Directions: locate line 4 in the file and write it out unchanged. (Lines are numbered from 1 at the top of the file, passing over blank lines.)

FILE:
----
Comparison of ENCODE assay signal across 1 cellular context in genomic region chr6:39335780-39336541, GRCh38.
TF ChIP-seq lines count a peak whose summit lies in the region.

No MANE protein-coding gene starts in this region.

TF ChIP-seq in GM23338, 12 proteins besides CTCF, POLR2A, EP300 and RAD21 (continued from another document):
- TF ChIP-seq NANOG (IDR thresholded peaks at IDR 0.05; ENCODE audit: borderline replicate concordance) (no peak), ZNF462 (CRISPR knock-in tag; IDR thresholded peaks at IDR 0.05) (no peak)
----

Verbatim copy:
TF ChIP-seq in GM23338, 12 proteins besides CTCF, POLR2A, EP300 and RAD21 (continued from another document):